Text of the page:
Commission on Unemployment Compensation
July 19, 2004
Status of the Trust Fund and
The deputy commissioner
of the Virginia Employment Commission (VEC) briefed the commission on
the status of the unemployment trust fund (his testimony is linked to
the commissions website at http://dls.state.va.us/SB889.htm). Virginia
has the third lowest tax rate in the country; the average duration of
benefit receipt in Virginia in May 2004 was 14.1 weeks, compared to a
national average of 16.7 weeks; final payments are down 28 percent from
last year; and total initial claims are down nearly 31 percent from last
year. Virginia, unlike six other states, has no outstanding balances on
loans from the federal account.
The trust funds
solvency rate is projected to be 34.3 percent as of June 30, 2004. The
fund-builder tax was activated January 1, 2004, and is expected to continue
into 2005. Interest revenue is predicted to decline given the overall
decline in the fund levels. Importantly, however, the projected solvency
rate is higher than that projected for June 2004 last year, in part due
to fewer claims and lower benefit payment levels.
Among other items
in the VEC report:
- The National Association
of State Workforce Agencies is seeking $9 billion in additional Reed
Act funds, to be distributed proportionally among the states. The proposed
legislation has not yet been introduced given its expense, and the Bush
administration opposes any such legislation.
- The majority of
jobs are being added in the general services sector in Northern Virginia.
- Nine to 10 weeks
is the usual duration for benefit payments; the average duration calculated
for May 2004 of 14.1 weeks is relatively high for Virginia. That higher
duration rate indicates that jobs are not readily available, and job
seekers require more time to find work and are more frequently exhausting
their unemployment benefits.
- The six states
requiring loans had to borrow because the recession affected them more
severely because of the types of industry in those states. The reasons
necessitating the loans were not limited to departure of industry due
to an onerous tax burden.
- On July 15, 2004,
the House Appropriations Committee approved appropriations for the Wagner-Peyser
Act. Funding has been flat for the last decade, but the current appropriations
bill would actually cut job service funding by approximately $91 million.
The VEC estimates the impact on Virginias program as ranging from
$1.8 million to $2.4 million, which may force staff layoff and office
- The full House
passed a bill addressing SUTA (state unemployment tax) dumping. SUTA
dumping is an attempt by employers to fraudulently assume a new experience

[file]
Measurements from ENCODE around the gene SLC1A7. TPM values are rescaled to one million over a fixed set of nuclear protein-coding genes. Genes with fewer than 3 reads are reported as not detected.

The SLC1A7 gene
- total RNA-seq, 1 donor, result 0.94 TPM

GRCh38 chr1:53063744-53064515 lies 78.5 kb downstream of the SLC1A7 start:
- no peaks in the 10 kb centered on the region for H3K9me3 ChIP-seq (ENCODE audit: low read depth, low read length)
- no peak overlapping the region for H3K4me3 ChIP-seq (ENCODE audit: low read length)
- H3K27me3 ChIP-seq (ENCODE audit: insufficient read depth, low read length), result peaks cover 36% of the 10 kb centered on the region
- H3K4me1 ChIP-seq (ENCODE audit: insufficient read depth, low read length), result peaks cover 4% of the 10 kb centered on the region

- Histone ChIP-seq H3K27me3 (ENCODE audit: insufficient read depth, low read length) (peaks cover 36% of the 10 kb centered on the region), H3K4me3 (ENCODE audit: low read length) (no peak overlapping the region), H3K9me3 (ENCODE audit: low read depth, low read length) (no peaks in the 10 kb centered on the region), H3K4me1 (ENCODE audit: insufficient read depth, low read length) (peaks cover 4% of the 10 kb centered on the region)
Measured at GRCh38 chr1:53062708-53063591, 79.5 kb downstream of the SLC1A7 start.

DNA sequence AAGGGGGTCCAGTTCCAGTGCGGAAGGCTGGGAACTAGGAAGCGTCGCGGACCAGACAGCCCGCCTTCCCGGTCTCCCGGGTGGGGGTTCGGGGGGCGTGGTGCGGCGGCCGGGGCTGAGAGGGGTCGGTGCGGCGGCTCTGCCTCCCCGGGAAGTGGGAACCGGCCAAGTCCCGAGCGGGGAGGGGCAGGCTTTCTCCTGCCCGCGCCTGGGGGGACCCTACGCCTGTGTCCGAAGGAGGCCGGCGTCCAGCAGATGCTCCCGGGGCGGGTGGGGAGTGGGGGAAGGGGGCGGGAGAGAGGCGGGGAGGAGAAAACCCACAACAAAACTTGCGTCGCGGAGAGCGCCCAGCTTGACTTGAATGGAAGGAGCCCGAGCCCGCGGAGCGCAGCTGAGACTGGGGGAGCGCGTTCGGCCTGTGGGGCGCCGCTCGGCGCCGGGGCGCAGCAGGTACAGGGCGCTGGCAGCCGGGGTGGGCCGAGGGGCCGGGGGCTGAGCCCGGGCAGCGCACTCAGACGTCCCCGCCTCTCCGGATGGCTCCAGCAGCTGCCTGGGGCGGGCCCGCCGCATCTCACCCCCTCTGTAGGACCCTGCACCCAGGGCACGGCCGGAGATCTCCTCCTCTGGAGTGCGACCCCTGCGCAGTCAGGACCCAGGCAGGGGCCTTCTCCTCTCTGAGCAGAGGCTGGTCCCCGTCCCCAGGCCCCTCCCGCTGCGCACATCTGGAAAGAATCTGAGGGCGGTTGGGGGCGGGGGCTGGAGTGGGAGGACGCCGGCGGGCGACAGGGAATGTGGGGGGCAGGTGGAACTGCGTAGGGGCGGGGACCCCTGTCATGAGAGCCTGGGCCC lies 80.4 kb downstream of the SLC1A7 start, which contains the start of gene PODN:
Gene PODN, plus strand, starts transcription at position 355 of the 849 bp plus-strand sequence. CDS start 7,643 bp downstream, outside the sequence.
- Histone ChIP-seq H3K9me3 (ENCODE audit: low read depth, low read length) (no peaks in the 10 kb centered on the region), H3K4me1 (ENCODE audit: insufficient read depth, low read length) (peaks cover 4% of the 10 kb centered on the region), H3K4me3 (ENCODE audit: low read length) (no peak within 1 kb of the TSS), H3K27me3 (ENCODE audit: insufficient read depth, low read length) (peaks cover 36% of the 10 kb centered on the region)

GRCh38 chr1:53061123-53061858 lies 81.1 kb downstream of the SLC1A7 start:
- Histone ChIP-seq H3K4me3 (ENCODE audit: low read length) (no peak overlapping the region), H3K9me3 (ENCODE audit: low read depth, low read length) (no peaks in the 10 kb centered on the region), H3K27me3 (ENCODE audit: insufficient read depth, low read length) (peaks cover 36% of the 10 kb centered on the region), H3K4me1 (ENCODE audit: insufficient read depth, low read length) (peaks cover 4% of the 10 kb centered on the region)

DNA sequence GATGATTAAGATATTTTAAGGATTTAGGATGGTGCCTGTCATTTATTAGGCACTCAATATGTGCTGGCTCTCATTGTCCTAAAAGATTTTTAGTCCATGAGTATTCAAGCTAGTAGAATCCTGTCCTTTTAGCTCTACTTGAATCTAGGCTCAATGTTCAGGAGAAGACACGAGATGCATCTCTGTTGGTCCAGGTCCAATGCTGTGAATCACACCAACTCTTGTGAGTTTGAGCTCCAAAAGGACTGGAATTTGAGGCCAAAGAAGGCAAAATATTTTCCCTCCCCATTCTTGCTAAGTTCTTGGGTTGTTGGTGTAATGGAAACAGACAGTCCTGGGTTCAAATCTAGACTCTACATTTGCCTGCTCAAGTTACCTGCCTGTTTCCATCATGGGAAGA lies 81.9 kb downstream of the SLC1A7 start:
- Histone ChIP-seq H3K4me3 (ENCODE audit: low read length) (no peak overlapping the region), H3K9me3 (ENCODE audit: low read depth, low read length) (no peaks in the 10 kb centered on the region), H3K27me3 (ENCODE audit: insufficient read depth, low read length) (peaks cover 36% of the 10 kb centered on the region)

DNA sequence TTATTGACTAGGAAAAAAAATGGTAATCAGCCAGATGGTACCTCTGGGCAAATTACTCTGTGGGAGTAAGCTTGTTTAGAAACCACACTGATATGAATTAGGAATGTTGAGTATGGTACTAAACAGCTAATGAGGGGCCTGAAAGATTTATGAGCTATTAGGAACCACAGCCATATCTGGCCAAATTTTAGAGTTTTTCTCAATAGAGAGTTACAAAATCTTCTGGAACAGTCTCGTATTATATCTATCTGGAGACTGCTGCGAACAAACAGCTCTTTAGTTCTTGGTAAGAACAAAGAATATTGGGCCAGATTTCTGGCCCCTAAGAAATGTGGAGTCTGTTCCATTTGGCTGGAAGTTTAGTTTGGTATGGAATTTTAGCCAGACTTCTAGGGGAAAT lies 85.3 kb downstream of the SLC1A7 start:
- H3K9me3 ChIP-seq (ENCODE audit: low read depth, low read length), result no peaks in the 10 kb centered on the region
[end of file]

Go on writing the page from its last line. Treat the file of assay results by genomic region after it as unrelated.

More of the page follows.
rating (by purchasing a new shell for their business) in order to lower
their unemployment insurance tax rate. The bill has strong bipartisan
support and will require all states to enact legislation addressing
of the Workforce Investment Act is stalled in Congress. The House and
Senate versions of the bill differ, and a conference committee has not
yet been appointed. The act is funded at prior year levels. Other federal
issues include an unemployment insurance reform measure being floated
by the Bush Administration, and a possible Reed Act distribution.
Senator Watkins asked
that the VEC prepare a white paper on SUTA dumping for presentation to
the commission at the November meeting. The paper will describe the extent
of the problem in Virginia, and will offer models for approaches to address
SUTA dumping. Senator Wagner requested that VEC examine the extent to
which the taxes of law-abiding employers are increased as a result of
Virginia Statutes Enacted
The VEC does not
expect that House Bill 288 (defining benefit disqualifying misconduct)
or Senate Bill 665 (requiring that bills enhancing benefit payments must
contain estimates of potential revenue losses) will significantly affect
the unemployment compensation program. Senate Bill 130 increases the penalty
assessed against employers for filing a late report from $30 to $75. The
percentage of late-filing employers has increased from 12 percent to 18
percent (in the first quarter of 2004) in the last two years. VEC expects
this bill will have a significant impact in encouraging compliance with
the deadline for report submission.
In response to a
question from Senator Watkins, the VECs director for taxation noted
that it would be difficult to calculate the exact percentage of administrative
funds dedicated to enforcement but that field staff had been increased
by 20 percent.
Three other bills
made needed technical corrections: Senate Bill 3 abolished the Workforce
Development Training Fund, among other dormant programs; Senate Bill 9
eliminated a redundant workforce plan requirement; and Senate Bill 363
transfers the Migrant and Seasonal Farmworkers Board from the Department
of Labor and Industry to the Virginia Employment Commission, which has
federal funding available to support staffing the board. Labor and Industry
personnel now support the board without dedicated funding or staff. Senate